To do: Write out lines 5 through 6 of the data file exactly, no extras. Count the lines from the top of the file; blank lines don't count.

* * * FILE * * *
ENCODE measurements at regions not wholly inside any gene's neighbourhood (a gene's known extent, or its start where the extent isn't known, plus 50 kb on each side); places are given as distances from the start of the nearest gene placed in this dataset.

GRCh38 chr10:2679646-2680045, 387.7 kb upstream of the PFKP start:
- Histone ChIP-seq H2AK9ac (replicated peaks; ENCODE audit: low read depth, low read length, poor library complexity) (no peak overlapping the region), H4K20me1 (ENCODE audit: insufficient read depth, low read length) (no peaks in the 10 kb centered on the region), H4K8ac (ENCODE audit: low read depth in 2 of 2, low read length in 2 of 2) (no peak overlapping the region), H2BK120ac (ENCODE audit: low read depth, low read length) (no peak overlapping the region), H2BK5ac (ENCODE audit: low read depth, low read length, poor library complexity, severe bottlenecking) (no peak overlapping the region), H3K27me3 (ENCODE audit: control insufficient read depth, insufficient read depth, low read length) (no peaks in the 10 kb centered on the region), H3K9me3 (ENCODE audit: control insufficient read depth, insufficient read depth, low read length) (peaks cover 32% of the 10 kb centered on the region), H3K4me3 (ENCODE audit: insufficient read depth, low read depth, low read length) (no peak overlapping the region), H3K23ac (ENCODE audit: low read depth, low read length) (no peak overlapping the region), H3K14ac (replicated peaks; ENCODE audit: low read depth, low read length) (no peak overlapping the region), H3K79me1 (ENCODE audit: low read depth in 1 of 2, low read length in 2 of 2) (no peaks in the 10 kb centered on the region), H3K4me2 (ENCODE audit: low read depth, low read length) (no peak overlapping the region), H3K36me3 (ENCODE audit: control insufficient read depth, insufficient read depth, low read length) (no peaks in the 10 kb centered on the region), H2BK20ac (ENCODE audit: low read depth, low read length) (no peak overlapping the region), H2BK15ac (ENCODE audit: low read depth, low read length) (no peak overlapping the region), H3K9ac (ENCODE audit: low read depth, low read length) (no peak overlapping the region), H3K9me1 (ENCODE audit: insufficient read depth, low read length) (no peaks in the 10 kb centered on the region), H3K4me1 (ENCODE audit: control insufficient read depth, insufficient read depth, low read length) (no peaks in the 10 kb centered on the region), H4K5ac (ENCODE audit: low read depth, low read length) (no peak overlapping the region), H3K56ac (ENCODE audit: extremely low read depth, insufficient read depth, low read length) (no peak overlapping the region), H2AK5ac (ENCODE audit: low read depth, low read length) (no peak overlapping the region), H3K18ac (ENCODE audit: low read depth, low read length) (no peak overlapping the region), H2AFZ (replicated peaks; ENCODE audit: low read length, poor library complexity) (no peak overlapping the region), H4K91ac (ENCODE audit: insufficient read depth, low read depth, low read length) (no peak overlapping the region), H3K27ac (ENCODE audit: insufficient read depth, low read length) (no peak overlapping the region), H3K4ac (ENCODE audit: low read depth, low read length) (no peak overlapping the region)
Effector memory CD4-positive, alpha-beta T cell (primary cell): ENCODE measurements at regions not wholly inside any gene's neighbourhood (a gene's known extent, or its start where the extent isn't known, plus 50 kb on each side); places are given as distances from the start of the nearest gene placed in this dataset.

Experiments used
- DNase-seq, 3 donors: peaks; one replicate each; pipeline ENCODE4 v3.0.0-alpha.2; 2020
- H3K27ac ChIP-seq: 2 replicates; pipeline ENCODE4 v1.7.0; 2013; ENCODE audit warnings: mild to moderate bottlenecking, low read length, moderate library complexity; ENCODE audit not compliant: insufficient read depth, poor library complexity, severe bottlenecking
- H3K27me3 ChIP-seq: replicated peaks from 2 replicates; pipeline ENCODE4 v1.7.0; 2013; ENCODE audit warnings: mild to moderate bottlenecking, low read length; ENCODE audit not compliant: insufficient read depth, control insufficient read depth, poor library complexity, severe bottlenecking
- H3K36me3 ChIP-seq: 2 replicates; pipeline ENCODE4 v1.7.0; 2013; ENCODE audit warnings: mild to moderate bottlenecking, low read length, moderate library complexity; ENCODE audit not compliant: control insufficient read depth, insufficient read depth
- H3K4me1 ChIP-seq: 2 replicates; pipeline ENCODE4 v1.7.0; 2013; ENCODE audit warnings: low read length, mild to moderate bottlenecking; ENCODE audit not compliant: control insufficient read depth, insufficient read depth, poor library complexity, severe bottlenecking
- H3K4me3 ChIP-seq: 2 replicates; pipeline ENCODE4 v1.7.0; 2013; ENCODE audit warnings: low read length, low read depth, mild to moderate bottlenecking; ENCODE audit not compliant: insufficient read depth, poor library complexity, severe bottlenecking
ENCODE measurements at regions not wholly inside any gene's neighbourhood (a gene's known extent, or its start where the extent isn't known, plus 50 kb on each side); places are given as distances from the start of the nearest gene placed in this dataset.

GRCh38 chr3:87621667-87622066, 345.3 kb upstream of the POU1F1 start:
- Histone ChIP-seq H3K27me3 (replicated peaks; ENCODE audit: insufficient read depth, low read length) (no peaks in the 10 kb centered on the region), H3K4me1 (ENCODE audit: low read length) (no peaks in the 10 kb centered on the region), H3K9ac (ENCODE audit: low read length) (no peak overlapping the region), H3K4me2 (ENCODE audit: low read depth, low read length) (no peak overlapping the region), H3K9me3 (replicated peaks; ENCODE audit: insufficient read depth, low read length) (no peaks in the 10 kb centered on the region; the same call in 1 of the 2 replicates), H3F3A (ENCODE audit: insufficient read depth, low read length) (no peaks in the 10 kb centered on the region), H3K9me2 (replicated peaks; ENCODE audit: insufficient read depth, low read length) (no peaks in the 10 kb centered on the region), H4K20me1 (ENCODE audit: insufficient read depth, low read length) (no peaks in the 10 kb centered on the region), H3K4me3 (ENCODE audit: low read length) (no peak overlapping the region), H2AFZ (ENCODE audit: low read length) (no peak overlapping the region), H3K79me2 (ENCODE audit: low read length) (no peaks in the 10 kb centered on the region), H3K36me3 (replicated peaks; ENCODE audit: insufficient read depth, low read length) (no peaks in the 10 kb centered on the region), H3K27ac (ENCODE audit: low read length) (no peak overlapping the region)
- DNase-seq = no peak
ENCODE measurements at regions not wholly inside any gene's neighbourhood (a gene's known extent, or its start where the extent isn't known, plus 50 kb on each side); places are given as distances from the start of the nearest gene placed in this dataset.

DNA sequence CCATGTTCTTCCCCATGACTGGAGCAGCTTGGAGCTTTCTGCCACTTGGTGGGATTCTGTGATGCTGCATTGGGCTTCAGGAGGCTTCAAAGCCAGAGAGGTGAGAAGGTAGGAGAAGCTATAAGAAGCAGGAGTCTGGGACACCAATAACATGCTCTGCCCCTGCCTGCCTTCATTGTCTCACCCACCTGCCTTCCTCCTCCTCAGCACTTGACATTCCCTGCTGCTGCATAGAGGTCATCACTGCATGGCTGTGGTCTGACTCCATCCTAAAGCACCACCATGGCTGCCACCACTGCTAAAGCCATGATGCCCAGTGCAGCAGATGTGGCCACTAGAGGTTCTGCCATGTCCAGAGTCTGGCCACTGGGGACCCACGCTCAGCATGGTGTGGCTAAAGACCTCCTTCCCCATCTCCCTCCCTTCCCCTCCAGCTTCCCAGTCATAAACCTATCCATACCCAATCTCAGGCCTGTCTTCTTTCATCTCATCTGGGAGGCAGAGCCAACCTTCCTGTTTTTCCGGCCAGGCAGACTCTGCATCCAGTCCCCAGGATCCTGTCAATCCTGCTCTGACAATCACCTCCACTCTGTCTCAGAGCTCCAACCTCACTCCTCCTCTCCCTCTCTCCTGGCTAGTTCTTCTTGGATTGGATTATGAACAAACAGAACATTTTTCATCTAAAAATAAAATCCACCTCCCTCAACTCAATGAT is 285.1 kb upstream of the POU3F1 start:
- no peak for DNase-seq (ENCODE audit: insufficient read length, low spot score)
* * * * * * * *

Experiments used
- DNase-seq, 3 donors: peaks; one replicate each; pipeline ENCODE4 v3.0.0-alpha.2; 2020